Stoepler Professor of Law and Values Installation Lecture Sept. 21

September 17, 2015 | Events, UToday, Law
By Rachel Phipps

UT Law Professor Lee Strang will deliver the John W. Stoepler Professor of Law and Values Installation Lecture Monday, Sept. 21, at noon, in the Law Center McQuade Law Auditorium.

The free, public lecture is titled “Public Universities as Places of Constrained Debate: A Home for People of Good Will, Including Religious People.”



The lecture is one of a number of campus events taking place during the week of the inauguration of University of Toledo President Sharon L. Gaber.

Strang was named the John W. Stoepler Professor of Law and Values July 1. This fall, he is a visiting scholar at the Center for the Constitution at Georgetown University in Washington, D.C.

“Professor Strang is a wonderful scholar whose work has had a significant impact in the academy,” said D. Benjamin Barros, dean of the UT College of Law. “I have cited his work in my own scholarship. I am looking forward to his remarks about the role of the public university in our religiously pluralistic society.”

Americans deeply disagree about many important issues. From gun control to marriage, from the size and role of government to justice, Americans of good will see these issues differently. Public universities have traditionally been viewed as places where Americans of all stripes come together to debate and learn. The debate is vigorous, but respectful.

Strang will argue that this conception of the public university as a place of robust debate is threatened. He will show that public universities are under pressure to exclude religious citizens from their forums for debate. More precisely, he will discuss how recent shifts in politics, law and culture have caused some universities to marginalize and exclude religious Americans. He will explain why excluding religious Americans from public universities would be a mistake, both for the universities and for society.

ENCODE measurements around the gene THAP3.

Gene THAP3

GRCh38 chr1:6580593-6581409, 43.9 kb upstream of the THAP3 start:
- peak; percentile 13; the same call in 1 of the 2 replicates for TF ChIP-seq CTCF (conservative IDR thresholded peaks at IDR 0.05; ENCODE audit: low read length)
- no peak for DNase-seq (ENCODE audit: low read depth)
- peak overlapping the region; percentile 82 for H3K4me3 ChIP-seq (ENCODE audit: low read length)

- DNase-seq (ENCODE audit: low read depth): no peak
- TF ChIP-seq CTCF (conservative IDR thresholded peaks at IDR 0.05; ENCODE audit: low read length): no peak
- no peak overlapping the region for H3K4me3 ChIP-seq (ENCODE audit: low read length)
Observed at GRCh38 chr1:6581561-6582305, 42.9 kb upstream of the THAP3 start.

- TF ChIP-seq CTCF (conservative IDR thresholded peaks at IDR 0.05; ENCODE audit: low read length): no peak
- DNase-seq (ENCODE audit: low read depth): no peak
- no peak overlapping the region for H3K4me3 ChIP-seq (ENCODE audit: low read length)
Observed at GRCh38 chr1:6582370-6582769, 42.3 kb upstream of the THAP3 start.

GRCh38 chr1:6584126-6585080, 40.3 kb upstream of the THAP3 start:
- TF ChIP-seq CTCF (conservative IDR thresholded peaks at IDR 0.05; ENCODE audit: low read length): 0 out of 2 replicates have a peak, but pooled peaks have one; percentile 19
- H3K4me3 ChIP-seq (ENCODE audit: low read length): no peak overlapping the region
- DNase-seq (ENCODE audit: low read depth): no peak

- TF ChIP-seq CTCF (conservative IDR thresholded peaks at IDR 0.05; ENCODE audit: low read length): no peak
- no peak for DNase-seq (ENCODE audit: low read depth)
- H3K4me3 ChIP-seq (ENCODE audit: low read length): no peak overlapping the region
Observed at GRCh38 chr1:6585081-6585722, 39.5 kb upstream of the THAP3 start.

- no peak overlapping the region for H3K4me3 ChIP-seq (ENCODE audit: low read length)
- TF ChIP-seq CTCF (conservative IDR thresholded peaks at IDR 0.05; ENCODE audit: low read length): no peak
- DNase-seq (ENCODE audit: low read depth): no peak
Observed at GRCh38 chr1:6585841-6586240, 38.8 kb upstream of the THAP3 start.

He is the author of more than 20 law review publications, a multi-volume constitutional law casebook in its second edition, as well as several book chapters and book reviews. He has published in the fields of constitutional law and interpretation, property law, and religion and the First Amendment.

Among other scholarly projects, he is editing the second edition of his casebook, writing a book titled Originalism’s Promise and Its Limits, and authoring a book on the history of Catholic legal education in the United States.

Strang frequently presents at conferences and participates in debates at law schools across the country, and is regularly quoted in the media.

He served as the UT College of Law’s inaugural director of faculty research during the 2014-15 school year. At the UT College of Law, he teaches Constitutional Law, Property, Administrative Law, and other courses.

A graduate of the University of Iowa, where he was articles editor of the Iowa Law Review and a member of Order of the Coif, Strang also holds a master of law degree from Harvard Law School.

Before joining the UT law faculty, he was a visiting professor at Michigan State University College of Law and an associate professor at Ave Maria School of Law. Prior to teaching, Strang served as a judicial clerk for Judge Alice M. Batchelder of the U.S. Court of Appeals for the Sixth Circuit and an associate with Jenner & Block LLP in Chicago, where he practiced general and appellate litigation.

The professorship is named after John W. Stoepler, the seventh dean of the UT College of Law. Stoepler was an alumnus and longtime faculty member before being named dean of the college in 1983. He served as interim president of the University in 1988.

The Stoepler Professorship of Law and Values is funded out of a bequest by Eugene N. Balk, a former general counsel of The Andersons Inc.

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